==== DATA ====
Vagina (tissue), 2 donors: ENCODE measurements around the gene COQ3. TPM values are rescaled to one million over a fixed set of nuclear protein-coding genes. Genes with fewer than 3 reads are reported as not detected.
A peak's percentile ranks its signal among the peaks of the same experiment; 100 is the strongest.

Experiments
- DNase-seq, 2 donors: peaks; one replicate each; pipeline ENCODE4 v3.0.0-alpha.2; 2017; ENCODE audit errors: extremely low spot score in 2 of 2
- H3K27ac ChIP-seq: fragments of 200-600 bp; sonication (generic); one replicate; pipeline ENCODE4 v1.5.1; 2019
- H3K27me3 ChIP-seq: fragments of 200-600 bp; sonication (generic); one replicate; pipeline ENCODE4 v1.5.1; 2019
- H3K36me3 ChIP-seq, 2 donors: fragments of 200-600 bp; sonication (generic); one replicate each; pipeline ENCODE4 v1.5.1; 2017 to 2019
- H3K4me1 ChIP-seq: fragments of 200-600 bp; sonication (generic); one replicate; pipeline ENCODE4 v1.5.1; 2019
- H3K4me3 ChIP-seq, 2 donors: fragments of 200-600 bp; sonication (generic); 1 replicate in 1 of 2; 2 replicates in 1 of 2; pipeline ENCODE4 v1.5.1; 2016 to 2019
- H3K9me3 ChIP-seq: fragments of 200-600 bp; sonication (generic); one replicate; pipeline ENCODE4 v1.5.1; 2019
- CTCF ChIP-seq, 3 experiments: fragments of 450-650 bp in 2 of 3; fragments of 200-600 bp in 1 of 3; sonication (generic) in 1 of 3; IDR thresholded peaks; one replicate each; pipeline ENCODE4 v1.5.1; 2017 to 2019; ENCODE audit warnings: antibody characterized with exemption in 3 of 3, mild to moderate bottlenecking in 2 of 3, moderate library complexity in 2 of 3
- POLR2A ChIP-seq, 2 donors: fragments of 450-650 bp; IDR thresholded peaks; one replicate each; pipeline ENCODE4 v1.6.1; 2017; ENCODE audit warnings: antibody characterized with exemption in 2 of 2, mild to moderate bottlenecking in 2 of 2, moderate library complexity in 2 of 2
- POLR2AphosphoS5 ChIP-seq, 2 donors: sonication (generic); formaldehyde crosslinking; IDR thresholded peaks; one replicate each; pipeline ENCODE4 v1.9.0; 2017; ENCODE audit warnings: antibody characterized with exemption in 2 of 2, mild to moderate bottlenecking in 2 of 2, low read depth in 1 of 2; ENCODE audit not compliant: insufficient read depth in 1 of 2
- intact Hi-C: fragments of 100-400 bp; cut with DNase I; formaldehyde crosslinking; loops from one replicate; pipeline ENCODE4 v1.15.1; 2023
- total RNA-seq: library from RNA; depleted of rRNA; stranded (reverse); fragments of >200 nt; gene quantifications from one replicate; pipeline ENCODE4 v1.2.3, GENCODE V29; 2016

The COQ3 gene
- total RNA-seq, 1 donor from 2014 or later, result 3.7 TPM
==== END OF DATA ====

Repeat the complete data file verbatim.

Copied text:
Vagina (tissue), 2 donors: ENCODE measurements around the gene COQ3. TPM values are rescaled to one million over a fixed set of nuclear protein-coding genes. Genes with fewer than 3 reads are reported as not detected.
A peak's percentile ranks its signal among the peaks of the same experiment; 100 is the strongest.

Experiments
- DNase-seq, 2 donors: peaks; one replicate each; pipeline ENCODE4 v3.0.0-alpha.2; 2017; ENCODE audit errors: extremely low spot score in 2 of 2
- H3K27ac ChIP-seq: fragments of 200-600 bp; sonication (generic); one replicate; pipeline ENCODE4 v1.5.1; 2019
- H3K27me3 ChIP-seq: fragments of 200-600 bp; sonication (generic); one replicate; pipeline ENCODE4 v1.5.1; 2019
- H3K36me3 ChIP-seq, 2 donors: fragments of 200-600 bp; sonication (generic); one replicate each; pipeline ENCODE4 v1.5.1; 2017 to 2019
- H3K4me1 ChIP-seq: fragments of 200-600 bp; sonication (generic); one replicate; pipeline ENCODE4 v1.5.1; 2019
- H3K4me3 ChIP-seq, 2 donors: fragments of 200-600 bp; sonication (generic); 1 replicate in 1 of 2; 2 replicates in 1 of 2; pipeline ENCODE4 v1.5.1; 2016 to 2019
- H3K9me3 ChIP-seq: fragments of 200-600 bp; sonication (generic); one replicate; pipeline ENCODE4 v1.5.1; 2019
- CTCF ChIP-seq, 3 experiments: fragments of 450-650 bp in 2 of 3; fragments of 200-600 bp in 1 of 3; sonication (generic) in 1 of 3; IDR thresholded peaks; one replicate each; pipeline ENCODE4 v1.5.1; 2017 to 2019; ENCODE audit warnings: antibody characterized with exemption in 3 of 3, mild to moderate bottlenecking in 2 of 3, moderate library complexity in 2 of 3
- POLR2A ChIP-seq, 2 donors: fragments of 450-650 bp; IDR thresholded peaks; one replicate each; pipeline ENCODE4 v1.6.1; 2017; ENCODE audit warnings: antibody characterized with exemption in 2 of 2, mild to moderate bottlenecking in 2 of 2, moderate library complexity in 2 of 2
- POLR2AphosphoS5 ChIP-seq, 2 donors: sonication (generic); formaldehyde crosslinking; IDR thresholded peaks; one replicate each; pipeline ENCODE4 v1.9.0; 2017; ENCODE audit warnings: antibody characterized with exemption in 2 of 2, mild to moderate bottlenecking in 2 of 2, low read depth in 1 of 2; ENCODE audit not compliant: insufficient read depth in 1 of 2
- intact Hi-C: fragments of 100-400 bp; cut with DNase I; formaldehyde crosslinking; loops from one replicate; pipeline ENCODE4 v1.15.1; 2023
- total RNA-seq: library from RNA; depleted of rRNA; stranded (reverse); fragments of >200 nt; gene quantifications from one replicate; pipeline ENCODE4 v1.2.3, GENCODE V29; 2016

The COQ3 gene
- total RNA-seq, 1 donor from 2014 or later, result 3.7 TPM